The Best of GOOD: The Future of Cities, the Gasoline Price Conundrum, the Environmental Toll of Divorce and More
Our friends over at GOOD share some of their finest offerings of the last week.
This week saw the launch of a bold (and dare we say beautiful) new series about the future of cities and how we can reinvent them. Topics included energy, traffic, water, education, government, and a host of others.We lamented that fact that we haven't increased taxes on gasoline in more than 16 years, despite the fact that it's behavior--using gas, that is--we want to discourage (and we're big fans of taxing things we want less of).
It turns out that the price of divorce is more than just heartbreak and awkward after-school soccer games: there's a serious environmental toll in dividing single households into multiple ones.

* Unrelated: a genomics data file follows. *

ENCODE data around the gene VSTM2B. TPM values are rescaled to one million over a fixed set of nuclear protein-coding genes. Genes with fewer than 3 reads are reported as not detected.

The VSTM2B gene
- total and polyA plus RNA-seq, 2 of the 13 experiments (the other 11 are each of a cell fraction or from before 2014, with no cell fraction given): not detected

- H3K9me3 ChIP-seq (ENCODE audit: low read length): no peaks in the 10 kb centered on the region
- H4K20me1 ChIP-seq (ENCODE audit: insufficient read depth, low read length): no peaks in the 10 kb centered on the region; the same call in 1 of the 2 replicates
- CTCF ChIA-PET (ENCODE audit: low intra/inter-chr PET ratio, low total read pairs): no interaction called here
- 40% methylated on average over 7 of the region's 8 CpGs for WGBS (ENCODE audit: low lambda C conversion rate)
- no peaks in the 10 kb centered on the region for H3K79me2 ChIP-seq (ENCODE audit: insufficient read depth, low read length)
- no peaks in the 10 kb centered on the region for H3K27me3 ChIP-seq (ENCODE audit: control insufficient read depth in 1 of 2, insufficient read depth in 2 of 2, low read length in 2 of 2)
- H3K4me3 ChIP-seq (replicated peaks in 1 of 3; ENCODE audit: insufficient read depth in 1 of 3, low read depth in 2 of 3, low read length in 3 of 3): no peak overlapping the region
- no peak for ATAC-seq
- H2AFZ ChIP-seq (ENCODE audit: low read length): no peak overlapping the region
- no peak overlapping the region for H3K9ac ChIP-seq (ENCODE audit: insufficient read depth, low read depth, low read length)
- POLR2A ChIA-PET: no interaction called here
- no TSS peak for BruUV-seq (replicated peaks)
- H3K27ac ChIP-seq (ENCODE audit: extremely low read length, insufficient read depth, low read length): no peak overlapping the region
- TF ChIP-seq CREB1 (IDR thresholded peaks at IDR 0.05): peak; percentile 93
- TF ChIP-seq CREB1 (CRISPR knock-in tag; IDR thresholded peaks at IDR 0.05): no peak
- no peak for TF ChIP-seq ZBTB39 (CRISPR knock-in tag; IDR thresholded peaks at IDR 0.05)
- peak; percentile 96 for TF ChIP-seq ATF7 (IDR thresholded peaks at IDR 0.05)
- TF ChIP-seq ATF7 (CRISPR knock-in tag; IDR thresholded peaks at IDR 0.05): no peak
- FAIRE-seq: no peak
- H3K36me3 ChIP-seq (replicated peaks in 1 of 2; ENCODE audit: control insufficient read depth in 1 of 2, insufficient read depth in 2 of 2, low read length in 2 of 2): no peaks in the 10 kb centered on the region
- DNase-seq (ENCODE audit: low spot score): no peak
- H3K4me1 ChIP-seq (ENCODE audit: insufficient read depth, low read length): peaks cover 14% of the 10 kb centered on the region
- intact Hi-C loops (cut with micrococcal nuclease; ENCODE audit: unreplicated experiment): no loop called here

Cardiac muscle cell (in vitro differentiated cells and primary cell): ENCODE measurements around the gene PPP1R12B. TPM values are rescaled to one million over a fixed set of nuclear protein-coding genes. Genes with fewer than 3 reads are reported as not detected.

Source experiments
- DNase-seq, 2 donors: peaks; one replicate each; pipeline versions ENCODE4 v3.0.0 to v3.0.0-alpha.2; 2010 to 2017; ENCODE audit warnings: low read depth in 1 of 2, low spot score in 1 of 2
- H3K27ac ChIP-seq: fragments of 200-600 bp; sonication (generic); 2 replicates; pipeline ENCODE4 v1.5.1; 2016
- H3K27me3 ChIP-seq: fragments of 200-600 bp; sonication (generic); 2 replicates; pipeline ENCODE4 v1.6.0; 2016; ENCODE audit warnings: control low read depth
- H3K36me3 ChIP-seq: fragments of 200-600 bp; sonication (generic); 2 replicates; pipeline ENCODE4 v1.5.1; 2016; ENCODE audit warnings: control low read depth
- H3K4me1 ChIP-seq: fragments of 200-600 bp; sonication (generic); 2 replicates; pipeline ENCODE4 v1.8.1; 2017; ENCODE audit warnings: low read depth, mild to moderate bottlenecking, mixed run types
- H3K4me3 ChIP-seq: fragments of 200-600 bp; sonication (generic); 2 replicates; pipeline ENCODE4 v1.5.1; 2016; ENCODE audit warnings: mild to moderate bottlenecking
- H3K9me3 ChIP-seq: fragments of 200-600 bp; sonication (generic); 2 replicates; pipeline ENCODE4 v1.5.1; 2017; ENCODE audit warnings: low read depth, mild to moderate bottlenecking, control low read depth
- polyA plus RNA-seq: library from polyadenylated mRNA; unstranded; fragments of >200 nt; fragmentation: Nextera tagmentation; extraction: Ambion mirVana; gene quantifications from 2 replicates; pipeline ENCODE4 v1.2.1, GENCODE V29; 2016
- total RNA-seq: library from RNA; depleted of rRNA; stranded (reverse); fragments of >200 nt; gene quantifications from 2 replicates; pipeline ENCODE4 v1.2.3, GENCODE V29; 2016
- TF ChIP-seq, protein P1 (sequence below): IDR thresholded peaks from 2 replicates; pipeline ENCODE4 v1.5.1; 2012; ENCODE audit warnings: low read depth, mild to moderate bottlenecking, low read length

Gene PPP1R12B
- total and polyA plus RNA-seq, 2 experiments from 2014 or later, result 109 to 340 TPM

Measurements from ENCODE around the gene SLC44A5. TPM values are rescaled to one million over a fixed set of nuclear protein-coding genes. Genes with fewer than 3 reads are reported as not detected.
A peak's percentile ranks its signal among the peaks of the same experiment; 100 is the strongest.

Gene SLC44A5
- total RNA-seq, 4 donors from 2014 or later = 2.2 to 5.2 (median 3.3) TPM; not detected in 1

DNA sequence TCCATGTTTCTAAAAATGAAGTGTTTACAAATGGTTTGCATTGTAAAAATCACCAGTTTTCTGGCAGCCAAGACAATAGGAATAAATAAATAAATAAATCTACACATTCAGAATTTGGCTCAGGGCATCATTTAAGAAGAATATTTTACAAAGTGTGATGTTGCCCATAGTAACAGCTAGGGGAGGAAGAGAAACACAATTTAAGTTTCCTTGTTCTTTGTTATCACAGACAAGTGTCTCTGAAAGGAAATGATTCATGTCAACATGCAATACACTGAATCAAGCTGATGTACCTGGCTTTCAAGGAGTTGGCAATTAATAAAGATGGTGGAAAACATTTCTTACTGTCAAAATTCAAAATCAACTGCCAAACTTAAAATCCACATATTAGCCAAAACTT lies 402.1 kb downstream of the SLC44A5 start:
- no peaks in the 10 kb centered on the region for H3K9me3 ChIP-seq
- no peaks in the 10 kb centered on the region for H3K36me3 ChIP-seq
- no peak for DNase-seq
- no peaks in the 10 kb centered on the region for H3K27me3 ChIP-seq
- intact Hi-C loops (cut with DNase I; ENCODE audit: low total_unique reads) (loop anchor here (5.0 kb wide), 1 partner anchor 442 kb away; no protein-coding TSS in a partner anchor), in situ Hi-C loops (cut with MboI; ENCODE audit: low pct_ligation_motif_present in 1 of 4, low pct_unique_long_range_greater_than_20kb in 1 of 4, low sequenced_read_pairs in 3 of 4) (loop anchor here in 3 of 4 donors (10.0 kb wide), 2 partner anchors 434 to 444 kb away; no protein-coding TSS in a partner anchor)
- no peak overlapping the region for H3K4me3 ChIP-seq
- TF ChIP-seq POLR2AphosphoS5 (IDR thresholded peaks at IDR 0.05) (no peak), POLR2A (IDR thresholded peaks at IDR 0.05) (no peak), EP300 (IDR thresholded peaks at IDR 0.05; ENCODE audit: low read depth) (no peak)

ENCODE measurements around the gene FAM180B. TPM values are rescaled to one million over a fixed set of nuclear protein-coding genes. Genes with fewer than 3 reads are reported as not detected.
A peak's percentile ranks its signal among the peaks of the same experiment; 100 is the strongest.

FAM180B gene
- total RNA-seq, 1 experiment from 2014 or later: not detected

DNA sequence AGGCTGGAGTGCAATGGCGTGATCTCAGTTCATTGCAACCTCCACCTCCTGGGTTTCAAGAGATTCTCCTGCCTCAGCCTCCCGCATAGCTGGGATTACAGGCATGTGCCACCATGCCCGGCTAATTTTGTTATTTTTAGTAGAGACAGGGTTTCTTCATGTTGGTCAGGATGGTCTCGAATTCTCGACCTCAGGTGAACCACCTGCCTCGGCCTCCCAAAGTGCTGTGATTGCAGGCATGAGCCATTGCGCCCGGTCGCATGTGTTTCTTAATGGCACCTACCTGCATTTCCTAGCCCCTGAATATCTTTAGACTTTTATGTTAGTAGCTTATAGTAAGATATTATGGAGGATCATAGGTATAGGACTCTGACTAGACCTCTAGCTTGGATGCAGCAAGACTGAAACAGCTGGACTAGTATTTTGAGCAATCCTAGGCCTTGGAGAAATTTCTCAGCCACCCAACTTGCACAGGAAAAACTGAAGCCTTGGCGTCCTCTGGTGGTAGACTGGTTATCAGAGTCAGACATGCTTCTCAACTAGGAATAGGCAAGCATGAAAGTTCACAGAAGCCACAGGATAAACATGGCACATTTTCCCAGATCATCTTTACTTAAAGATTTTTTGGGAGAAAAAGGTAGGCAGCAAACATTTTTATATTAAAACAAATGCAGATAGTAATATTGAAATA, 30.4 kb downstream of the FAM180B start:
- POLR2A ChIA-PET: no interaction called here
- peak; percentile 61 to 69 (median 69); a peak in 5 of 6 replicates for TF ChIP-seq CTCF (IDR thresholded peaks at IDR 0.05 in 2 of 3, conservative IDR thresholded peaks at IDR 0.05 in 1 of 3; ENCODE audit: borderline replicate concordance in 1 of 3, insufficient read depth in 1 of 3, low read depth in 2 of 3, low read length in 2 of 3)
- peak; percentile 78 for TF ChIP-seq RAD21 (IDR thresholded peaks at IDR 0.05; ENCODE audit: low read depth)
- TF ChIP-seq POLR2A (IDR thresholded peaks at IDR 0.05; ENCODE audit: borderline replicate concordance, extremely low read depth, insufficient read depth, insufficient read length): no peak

Everyone's favorite literary whipping boy Dan Brown gets taken through the GOOD wringer by columnist Anne Trubek, who posits that despite the flash in the pan that is his latest novel, 2009 will be an impressive year for the publishing industry.
Contributor Brentin Mock hit the road and traveled to Pittsburgh to take in this year's G20 summit, looking at the role street art had to play in the proceedings, and giving us a glimpse of what the protests looked like.
Our friends at the Truman National Security Project take a look at perhaps the one bright spot in Afghanistan's election debacle: the able fraud investigators.
Food columnist Peter Smith urges us to remember that canned food isn't just reserved for super market shelves. You can do it yourself, in your own home. Yes you can.
Design columnist Alissa Walker profiles the largest prize ever awarded in the history of the art world, and the affect it's having on the urban landscape in the unlikely city that sponsored it: Grand Rapids, Michigan.